Originally Posted February 12, 2013
I’ve been a student of knowledge and truth for most of my life it seems. Sometimes I find something new, a small truth that is yet another piece of the larger puzzle I’m assembling in my mind of how and why the world works. Sometimes I’m able to assemble a group of those small pieces into a larger coherent idea that seems to be a breakthrough in knowledge.
As a part of a philosophical and scientific community of thinkers, I often see temptation (and am indeed tempted myself) to arrogantly consider ourselves as educated and enlightened above the general populace. I’ve learned that this pride isn’t restricted to the educated, but rather is common to the nature of mankind – all of mankind. Politicians build social structures that are guaranteed to work, scientists document networks of facts that point to an inescapable conclusion, zealots point the way to an obvious truth… We all tend to form ideas that make sense to us, ideas that we sometimes are willing to defend to the death (as in social conflict and war).
But how much do we really know? Criticism of epistemology often ends in the Skeptic’s view that truth is unknowable to man. I disagree with the purely Skeptical view of knowledge, but I do give credence to the fact that often we are not as knowledgable as we think we are.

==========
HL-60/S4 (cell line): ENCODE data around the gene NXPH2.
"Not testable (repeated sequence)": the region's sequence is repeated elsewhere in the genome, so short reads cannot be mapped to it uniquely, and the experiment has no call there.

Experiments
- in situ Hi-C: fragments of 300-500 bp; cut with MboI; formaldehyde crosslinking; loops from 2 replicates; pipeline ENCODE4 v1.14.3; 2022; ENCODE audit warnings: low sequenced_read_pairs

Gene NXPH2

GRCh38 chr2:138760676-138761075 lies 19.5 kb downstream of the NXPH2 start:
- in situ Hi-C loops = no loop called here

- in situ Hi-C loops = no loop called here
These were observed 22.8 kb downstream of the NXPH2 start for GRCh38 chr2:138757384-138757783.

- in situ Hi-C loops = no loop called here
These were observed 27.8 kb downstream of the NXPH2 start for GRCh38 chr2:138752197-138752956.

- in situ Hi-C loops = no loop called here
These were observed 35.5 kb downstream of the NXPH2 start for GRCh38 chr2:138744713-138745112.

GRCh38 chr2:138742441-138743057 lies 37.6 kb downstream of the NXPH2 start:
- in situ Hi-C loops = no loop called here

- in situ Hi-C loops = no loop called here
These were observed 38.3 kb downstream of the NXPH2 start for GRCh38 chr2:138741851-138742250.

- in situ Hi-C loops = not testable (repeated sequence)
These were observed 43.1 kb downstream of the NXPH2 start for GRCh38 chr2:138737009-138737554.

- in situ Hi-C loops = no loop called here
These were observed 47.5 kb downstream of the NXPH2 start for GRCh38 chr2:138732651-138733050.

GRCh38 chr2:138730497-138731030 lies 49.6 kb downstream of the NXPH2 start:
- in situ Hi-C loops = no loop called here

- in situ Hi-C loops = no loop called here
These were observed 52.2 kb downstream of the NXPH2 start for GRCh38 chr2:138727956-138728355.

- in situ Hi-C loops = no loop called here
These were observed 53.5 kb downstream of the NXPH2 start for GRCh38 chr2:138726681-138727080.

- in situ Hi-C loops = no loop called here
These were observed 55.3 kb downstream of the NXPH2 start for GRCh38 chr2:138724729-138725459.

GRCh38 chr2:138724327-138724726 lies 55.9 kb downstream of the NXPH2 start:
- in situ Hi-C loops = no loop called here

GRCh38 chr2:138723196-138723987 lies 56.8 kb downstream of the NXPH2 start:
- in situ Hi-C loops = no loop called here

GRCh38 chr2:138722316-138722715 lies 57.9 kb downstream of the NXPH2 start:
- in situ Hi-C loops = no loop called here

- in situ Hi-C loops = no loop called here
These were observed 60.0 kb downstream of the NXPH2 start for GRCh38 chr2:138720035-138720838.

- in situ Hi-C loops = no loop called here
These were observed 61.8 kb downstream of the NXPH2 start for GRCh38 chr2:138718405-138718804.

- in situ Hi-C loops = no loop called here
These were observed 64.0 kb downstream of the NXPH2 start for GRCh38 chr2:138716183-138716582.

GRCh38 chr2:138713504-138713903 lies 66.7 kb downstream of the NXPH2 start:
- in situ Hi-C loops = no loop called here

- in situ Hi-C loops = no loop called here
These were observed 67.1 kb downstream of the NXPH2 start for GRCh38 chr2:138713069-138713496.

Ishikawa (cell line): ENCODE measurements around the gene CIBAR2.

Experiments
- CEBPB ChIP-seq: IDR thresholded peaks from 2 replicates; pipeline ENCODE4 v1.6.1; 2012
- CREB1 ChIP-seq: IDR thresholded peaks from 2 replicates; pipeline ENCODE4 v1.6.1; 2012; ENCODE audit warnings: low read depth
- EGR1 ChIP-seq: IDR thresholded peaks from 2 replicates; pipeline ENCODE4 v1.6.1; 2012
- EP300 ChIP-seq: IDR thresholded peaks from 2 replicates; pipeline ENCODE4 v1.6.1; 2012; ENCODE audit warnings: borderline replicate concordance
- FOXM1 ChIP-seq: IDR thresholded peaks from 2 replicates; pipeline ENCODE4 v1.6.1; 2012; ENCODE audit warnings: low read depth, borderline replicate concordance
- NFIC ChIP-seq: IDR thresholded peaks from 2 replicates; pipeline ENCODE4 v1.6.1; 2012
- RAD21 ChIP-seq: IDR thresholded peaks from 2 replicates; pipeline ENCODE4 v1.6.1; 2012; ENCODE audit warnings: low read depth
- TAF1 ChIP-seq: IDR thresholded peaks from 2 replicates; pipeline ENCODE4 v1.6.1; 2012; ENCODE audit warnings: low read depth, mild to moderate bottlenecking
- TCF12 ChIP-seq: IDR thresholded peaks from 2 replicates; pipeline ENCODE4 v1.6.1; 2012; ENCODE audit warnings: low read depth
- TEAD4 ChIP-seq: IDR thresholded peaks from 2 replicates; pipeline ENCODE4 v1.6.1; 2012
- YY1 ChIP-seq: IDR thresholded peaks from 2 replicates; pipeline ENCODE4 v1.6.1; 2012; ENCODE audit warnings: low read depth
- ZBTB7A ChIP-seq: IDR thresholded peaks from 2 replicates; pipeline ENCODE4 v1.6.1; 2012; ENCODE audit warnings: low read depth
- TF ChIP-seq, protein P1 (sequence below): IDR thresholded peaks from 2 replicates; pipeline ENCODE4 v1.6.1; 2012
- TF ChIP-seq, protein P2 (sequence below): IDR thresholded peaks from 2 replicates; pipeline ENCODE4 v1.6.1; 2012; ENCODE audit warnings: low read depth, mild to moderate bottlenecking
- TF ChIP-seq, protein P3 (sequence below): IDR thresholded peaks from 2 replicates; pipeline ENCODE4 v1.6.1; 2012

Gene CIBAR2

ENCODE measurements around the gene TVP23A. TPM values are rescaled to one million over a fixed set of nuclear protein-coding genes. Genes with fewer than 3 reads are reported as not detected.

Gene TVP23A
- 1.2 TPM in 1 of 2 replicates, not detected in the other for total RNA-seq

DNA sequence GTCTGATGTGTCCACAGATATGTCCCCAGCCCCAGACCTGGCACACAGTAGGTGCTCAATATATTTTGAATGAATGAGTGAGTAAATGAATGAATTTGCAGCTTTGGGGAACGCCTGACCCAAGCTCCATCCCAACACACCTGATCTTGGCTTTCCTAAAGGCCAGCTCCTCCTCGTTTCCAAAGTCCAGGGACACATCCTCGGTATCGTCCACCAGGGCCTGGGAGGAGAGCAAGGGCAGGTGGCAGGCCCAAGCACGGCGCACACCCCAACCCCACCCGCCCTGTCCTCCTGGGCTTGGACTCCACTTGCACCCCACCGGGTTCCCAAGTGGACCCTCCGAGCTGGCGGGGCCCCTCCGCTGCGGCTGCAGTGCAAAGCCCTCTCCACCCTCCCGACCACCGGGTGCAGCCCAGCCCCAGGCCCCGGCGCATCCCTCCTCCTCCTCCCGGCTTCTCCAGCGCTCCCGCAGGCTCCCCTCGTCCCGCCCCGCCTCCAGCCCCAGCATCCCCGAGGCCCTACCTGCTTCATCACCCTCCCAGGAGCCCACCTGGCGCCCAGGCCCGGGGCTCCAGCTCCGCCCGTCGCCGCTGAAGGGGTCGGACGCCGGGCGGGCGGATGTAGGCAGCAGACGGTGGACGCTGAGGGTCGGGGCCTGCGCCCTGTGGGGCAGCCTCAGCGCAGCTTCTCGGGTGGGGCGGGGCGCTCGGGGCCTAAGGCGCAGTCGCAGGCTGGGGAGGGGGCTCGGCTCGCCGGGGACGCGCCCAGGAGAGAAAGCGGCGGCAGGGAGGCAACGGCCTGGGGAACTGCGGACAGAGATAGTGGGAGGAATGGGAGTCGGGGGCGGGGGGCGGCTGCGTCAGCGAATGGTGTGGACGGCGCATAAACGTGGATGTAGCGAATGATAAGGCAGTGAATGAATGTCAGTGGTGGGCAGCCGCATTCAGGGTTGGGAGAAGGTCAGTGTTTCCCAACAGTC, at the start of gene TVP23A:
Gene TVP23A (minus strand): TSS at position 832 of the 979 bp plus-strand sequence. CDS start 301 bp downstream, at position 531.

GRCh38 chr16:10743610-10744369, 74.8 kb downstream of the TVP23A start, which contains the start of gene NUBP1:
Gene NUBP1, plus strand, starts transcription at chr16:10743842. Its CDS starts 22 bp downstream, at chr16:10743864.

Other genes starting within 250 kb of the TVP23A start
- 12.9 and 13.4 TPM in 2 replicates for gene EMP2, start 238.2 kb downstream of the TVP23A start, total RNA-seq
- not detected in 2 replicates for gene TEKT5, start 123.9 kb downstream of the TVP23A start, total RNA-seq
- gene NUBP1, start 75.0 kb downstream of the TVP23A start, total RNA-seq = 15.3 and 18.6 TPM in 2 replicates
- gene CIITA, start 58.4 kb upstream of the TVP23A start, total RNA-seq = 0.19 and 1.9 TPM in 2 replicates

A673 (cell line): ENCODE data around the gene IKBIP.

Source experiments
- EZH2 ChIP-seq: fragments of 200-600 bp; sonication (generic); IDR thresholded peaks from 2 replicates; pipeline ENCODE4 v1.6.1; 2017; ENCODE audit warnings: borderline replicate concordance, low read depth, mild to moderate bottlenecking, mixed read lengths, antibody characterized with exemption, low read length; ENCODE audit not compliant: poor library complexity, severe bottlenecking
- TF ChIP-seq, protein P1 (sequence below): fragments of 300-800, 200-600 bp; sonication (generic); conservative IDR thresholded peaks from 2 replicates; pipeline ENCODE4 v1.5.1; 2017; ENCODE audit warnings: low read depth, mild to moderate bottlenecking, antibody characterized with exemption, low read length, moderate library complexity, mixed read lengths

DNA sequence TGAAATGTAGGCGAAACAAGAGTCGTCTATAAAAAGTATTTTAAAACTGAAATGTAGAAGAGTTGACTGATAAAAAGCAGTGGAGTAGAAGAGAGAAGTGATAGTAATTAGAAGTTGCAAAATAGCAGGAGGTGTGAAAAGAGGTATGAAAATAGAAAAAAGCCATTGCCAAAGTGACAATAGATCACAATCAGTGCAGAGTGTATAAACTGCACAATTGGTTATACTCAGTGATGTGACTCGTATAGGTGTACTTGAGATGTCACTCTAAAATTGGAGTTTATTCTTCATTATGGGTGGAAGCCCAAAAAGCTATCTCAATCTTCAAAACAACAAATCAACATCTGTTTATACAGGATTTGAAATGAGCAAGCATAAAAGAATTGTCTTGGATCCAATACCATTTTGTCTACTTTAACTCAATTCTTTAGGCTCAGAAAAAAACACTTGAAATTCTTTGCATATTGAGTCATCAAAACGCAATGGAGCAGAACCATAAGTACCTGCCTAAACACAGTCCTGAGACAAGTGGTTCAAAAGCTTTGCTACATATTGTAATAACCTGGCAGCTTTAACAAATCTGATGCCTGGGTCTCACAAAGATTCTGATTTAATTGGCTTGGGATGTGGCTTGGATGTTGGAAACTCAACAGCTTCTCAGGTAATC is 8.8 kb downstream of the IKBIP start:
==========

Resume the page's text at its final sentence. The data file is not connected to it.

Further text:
This scene from Blake Edwards’ 1964 film A Shot in the Dark from The Pink Panther movie series is one of my favorites. Peter Sellers plays as the incompetent Inspector Jacques Clouseau, who is anxiously waiting (and rehearsing) to question a beautiful maid (played by Elke Sommer) for a murder. Clouseau’s sidekick, Hercule LaJoy (Graham Stark), brings the maid in for questioning at Clouseau’s request. The clip otherwise speaks for itself.
So what does this have to do with knowledge? Everything. We can laugh at the irony of Clouseau’s incompetence because we, as the audience, can clearly see all of what is going on. Yet from Clouseau’s perspective, the situation works out perfectly so that he remains oblivious to the others’ presence. It isn’t the fact that he’s stupid or unlearned – He’s actually being very keen in his observations. He’s simply missing just the smallest piece of evidence, which drastically alters his perspective of the big picture.
Human knowledge is like this, even if we don’t like to admit it. If we miss even the smallest of details, our knowledge, facts, and science become a stage for buffoonery. Further, we cannot even know if or when we have all of the details, which is reserved for the omniscient rather than limited human minds.
We, as limited human beings, can obtain a faint glimpse of truth I believe. But the arrogance that comes with it is certainly unwarranted. We would do well to consider whether or not we are simply playing the fool in the big picture.